Tenth of December: Stories by George Saunders

Published by Random House, January 2013

February 19th, 2013

While it may appear nonsensical to declare that a book released in the first week of January is the best of the year, it seems hard to believe that any other work of fiction will rival George Saunders’ latest effort, Tenth of December, in terms of both narrative innovation and emotional depth. Saunders catapulted to the centre of the American literary scene in the mid-nineties when he released his first work at age 37 after a career as an engineer and a technical writer, and has published a number of novellas and short stories since while contributing frequently to The New Yorker, Harper’s and McSweeney’s. He may not be prolific yet his work is always well worth the wait, and Tenth of December, his first collection in more than seven years, was among the most hotly anticipated releases of the year. Saunders has never written a novel, which is typically considered the highest achievement for any author, yet his deft handling of short fiction, and his reconceptualization of the form, has made him among the most compelling and innovative writers in American literature today. His dark, satirical stories that hover somewhere in the nebulous territory between reality and fantasy capture the perverse and unsettling aspects of our contemporary culture, and the implications of his tales will haunt you for days.

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Tenth of December is a powerful compendium of ten stories that are told in a variety of forms – diary entries, corporate memos – collectively revealing the absurdity and alienation that characterize societal relations in the 21st century. Saunders has a knack for exposing how many of the things we take for granted are in fact rooted in irrational reasoning and unsound foundations, and he’s at his most powerful when exhibiting how our implicit acceptance of the social order can have harrowing consequences. His characters are faced with the dilemma of following the established order and preserving the status quo or acting independently in order to affect another’s fate. This quandary is eloquently probed in the first story, “Victory Lap,” among the most disturbing in the book, in which an adolescent boy witnesses the attack of his neighbor and is rendered paralyzed by a strict regimen established by his parents that rewards “good” behaviour. Here, the conflict between conformity and free will is at its most pronounced.

Despite the element of fantasy that emerges in some of the stories, they remain within the realm of plausibility which makes them all the more alarming. In the dystopian tale “Escape from Spiderhead” – which is Kafkaesque in its absurdity and biting satire – a prisoner is used to test a variety of new pharmaceuticals that have the capacity to make humans fall in and out of love and feel the most profound depths of despair. The story takes a sinister turn, yet it’s not impossible to imagine this scenario occurring in a not-so-distant future. An element of weirdness permeates each story and situations that may initially appear normal and familiar are slowly revealed to be quite strange. This is employed most powerfully in “The Semplica-Girl Diaries” which details a society much like our own except that women are imported from other countries to be used as lawn ornaments. When questioned about the ethics of this by her daughter, a mother is able to excuse the practice by claiming that the women use the money to provide for their families. Saunders imbues all his characters with a level of humanity so that even when their actions seem inexcusable, the reader can relate on some level and can’t help but feel a modicum of compassion.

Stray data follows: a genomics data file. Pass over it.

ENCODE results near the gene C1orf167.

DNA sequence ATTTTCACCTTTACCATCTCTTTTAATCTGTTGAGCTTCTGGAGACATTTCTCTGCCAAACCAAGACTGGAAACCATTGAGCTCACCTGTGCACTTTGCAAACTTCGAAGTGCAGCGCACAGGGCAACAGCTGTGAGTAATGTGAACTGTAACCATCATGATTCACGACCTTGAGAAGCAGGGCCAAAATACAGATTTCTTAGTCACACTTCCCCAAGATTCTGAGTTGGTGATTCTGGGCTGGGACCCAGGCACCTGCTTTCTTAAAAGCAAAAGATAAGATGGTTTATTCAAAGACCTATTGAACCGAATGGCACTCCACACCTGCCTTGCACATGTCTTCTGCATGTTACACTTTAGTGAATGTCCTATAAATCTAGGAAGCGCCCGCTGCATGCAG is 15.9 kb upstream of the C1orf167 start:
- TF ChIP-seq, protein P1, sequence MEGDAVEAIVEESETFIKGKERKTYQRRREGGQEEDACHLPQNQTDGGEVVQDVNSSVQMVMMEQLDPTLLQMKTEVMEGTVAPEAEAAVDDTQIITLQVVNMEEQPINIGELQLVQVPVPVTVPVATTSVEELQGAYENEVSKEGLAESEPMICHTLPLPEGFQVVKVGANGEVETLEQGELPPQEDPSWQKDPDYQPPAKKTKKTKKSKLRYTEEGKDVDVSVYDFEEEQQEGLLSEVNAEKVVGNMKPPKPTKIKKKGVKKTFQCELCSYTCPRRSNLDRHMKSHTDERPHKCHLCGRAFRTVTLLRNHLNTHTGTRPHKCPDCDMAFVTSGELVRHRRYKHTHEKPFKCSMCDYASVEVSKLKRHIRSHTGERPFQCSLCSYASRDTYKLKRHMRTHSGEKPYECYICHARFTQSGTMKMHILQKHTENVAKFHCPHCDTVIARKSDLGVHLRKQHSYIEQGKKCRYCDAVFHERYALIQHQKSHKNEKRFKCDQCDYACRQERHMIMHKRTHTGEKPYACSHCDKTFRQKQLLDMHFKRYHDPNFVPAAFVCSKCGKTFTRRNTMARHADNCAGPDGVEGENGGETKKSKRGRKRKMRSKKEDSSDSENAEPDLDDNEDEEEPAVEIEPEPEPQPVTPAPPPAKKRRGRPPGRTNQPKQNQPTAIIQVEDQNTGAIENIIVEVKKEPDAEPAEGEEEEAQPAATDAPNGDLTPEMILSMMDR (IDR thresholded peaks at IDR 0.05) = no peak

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It’s a true testament to Saunders’ gift as a writer that he is able to pack such emotional intensity into short-form fiction. Each of these stories will leave you shaken and thinking for days about the nature of our society and how easy it is for us to rationalize the unpleasantness and injustice to which we all implicitly contribute. While this may sound quite dark and depressing, Tenth of December has many uplifting and funny moments as well and it’s the balance between the bleakness and the hilarity that makes the book such an absorbing read. With Saunders’ wry humour and keen observations of the inanity of our everyday existence it seems likely that Tenth of December will become a classic of early 21st century literature.


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